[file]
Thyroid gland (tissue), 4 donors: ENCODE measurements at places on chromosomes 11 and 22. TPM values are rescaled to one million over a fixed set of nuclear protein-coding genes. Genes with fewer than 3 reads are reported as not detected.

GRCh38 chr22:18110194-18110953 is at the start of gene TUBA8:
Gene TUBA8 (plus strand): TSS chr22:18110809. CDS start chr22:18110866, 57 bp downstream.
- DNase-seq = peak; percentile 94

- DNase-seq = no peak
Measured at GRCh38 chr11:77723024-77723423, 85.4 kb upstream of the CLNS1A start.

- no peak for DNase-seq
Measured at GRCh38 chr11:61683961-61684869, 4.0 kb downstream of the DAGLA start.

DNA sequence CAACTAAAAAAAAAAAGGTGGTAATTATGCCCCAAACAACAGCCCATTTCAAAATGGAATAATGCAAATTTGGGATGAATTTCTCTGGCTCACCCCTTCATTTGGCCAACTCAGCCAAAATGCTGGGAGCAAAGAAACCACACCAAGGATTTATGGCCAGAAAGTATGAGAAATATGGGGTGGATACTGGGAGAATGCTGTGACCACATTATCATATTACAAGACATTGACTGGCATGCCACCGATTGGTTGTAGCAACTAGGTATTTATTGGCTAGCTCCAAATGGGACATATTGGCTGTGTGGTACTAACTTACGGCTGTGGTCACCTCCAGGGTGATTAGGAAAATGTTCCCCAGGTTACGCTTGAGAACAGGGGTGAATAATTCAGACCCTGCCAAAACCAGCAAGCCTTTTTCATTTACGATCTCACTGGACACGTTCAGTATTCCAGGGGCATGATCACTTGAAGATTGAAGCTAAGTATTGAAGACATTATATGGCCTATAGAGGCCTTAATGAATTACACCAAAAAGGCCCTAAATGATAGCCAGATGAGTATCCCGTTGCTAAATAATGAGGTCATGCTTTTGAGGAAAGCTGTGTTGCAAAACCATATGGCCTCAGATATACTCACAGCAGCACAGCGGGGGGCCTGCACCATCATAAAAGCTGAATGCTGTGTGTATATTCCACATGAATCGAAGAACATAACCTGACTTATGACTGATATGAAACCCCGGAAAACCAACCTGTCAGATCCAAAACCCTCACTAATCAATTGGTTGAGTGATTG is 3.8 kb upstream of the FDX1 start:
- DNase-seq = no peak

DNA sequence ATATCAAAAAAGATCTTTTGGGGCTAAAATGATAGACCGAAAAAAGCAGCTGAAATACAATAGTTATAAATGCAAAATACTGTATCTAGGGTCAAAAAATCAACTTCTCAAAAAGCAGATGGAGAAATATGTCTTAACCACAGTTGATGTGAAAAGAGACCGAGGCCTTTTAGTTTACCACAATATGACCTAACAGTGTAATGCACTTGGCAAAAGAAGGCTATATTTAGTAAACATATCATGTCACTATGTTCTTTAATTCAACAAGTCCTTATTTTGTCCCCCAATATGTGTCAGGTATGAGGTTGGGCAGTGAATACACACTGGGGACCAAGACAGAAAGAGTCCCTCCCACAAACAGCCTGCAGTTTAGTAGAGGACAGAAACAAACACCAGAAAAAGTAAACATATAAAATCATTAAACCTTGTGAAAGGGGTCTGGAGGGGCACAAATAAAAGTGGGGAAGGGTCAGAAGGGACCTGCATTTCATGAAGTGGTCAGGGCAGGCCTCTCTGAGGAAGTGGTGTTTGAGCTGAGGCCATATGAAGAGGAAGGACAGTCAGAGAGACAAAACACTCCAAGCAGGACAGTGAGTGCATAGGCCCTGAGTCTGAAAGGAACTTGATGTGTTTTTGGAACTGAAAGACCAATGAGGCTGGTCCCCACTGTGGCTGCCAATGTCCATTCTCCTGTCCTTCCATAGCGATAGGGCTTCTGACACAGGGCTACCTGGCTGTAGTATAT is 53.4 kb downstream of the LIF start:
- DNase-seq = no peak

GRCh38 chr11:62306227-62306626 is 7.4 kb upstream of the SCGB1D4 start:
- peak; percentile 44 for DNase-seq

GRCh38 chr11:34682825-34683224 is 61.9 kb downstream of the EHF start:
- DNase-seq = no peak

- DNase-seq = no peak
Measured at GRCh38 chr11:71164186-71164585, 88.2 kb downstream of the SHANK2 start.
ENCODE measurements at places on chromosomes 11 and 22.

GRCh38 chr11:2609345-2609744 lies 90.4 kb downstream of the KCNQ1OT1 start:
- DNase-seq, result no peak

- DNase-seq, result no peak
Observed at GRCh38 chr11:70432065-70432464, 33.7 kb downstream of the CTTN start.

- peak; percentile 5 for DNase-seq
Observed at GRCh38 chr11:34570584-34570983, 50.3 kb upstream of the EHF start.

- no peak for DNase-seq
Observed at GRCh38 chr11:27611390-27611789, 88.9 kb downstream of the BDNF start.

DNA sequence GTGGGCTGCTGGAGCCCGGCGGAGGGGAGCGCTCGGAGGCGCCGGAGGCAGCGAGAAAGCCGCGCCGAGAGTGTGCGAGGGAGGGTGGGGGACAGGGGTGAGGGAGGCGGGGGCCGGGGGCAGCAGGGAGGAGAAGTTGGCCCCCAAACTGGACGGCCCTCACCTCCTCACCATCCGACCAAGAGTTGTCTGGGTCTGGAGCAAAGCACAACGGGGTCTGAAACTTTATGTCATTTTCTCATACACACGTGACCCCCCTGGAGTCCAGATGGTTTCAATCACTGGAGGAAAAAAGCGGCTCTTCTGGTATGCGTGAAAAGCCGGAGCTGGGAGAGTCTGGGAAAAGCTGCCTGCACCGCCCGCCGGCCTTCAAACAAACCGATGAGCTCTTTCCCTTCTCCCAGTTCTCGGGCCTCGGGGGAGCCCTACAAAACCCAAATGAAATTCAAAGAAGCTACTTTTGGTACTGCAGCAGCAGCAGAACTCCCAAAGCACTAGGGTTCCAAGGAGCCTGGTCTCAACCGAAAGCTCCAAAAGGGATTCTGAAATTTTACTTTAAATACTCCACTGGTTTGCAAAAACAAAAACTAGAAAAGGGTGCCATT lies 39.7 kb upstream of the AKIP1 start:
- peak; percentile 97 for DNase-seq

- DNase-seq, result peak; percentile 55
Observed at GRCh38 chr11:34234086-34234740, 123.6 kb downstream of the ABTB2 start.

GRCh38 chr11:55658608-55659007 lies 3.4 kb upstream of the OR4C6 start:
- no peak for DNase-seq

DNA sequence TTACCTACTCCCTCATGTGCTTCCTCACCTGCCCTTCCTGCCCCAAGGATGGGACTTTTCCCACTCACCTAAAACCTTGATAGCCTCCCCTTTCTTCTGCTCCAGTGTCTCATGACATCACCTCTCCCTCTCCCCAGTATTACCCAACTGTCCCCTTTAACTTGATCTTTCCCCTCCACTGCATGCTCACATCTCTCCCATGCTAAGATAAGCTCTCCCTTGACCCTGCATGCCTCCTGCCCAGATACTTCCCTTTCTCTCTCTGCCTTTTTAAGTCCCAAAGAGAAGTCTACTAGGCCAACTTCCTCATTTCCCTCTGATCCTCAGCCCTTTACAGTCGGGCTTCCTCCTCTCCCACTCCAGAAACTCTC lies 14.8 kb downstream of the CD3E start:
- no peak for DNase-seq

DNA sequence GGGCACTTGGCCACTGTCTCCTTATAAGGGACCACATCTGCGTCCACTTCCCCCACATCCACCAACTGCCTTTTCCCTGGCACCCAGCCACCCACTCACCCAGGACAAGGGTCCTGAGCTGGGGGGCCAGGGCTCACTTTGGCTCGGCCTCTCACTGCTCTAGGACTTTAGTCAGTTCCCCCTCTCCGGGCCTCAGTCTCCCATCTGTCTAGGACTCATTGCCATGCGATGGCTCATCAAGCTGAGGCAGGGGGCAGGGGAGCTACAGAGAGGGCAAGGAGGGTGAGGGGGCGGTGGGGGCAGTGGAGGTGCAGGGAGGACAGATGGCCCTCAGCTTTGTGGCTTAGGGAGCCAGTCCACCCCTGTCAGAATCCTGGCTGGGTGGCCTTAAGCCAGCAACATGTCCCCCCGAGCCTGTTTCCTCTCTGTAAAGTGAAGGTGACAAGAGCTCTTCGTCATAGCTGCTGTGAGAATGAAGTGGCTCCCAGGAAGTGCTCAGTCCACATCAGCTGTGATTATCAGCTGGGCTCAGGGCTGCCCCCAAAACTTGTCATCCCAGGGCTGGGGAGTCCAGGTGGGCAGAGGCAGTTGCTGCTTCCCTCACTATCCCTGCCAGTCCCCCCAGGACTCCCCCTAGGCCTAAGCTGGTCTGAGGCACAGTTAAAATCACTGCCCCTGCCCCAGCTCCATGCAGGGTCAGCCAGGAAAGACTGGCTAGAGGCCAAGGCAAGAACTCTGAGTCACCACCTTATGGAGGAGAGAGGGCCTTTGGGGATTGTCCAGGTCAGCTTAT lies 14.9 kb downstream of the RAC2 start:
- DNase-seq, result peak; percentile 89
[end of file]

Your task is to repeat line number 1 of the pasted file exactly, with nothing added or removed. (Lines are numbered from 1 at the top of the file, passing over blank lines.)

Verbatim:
Thyroid gland (tissue), 4 donors: ENCODE measurements at places on chromosomes 11 and 22. TPM values are rescaled to one million over a fixed set of nuclear protein-coding genes. Genes with fewer than 3 reads are reported as not detected.